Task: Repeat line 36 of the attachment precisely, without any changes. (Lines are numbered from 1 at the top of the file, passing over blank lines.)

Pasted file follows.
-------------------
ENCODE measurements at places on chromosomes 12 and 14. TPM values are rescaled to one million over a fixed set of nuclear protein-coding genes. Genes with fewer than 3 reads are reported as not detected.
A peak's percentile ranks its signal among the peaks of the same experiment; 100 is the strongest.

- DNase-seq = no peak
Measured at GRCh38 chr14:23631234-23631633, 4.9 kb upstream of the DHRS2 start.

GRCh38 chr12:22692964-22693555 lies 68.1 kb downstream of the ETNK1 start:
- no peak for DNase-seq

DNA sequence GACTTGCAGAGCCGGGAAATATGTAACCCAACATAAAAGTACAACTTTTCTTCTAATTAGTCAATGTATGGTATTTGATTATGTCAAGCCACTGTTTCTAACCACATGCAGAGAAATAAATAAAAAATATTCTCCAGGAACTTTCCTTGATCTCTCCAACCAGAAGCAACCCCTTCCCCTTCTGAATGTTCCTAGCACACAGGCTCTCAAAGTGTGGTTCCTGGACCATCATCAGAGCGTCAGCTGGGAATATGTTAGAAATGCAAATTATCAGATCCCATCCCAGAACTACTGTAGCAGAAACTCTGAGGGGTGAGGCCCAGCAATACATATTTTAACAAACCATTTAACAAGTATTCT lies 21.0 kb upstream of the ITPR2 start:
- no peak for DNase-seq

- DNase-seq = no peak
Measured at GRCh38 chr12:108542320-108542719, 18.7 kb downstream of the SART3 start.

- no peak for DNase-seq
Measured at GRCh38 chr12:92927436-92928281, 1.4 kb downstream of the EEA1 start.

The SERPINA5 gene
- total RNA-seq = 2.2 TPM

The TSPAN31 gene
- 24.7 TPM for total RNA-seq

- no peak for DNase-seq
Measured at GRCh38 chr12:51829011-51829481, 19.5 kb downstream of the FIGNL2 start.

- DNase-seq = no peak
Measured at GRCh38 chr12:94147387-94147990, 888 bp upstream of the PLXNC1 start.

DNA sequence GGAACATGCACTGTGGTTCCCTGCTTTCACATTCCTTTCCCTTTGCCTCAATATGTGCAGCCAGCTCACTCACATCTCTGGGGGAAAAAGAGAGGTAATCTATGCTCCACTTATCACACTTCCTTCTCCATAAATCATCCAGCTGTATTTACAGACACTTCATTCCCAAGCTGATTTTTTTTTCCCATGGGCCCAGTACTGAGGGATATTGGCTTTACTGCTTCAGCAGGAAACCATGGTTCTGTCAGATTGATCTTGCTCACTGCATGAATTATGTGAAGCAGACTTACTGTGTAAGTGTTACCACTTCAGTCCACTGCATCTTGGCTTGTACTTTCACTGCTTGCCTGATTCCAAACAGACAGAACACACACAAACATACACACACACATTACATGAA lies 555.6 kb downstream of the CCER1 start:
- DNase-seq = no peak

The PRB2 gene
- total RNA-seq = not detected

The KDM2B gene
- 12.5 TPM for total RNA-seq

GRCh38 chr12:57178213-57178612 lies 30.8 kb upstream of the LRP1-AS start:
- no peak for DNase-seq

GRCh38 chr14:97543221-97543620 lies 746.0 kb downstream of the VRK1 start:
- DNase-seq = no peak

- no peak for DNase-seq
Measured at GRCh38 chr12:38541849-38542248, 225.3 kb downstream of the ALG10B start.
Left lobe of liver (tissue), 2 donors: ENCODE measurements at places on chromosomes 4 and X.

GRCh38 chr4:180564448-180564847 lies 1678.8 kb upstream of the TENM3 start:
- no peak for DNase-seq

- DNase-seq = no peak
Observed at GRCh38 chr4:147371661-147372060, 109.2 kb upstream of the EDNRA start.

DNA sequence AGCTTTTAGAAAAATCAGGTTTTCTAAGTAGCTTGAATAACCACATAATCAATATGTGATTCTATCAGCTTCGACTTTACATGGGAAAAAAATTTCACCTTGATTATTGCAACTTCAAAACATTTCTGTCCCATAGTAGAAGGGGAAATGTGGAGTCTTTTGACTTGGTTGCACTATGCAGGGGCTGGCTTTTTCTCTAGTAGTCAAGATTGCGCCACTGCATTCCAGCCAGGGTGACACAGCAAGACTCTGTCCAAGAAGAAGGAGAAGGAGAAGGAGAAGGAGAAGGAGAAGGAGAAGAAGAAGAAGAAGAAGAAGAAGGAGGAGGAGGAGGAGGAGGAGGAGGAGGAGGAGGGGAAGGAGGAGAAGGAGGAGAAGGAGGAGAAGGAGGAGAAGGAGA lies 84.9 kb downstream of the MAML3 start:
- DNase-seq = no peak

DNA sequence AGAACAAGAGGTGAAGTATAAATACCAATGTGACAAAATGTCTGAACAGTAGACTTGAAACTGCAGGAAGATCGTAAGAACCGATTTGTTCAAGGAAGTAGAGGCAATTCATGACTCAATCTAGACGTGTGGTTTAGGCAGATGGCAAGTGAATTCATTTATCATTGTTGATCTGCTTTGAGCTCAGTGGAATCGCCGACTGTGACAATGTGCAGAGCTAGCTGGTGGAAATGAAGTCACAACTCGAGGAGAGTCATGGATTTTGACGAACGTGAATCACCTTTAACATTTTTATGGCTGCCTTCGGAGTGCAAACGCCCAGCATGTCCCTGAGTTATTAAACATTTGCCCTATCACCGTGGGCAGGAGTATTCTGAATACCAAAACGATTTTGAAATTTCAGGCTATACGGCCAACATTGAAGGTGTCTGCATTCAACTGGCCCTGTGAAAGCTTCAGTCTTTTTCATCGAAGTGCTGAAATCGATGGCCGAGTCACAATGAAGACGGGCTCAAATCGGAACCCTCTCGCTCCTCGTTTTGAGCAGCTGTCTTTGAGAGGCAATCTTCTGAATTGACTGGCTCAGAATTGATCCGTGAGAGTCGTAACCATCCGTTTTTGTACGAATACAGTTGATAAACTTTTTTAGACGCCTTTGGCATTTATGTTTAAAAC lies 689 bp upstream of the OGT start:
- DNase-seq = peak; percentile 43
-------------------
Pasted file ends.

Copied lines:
- DNase-seq = no peak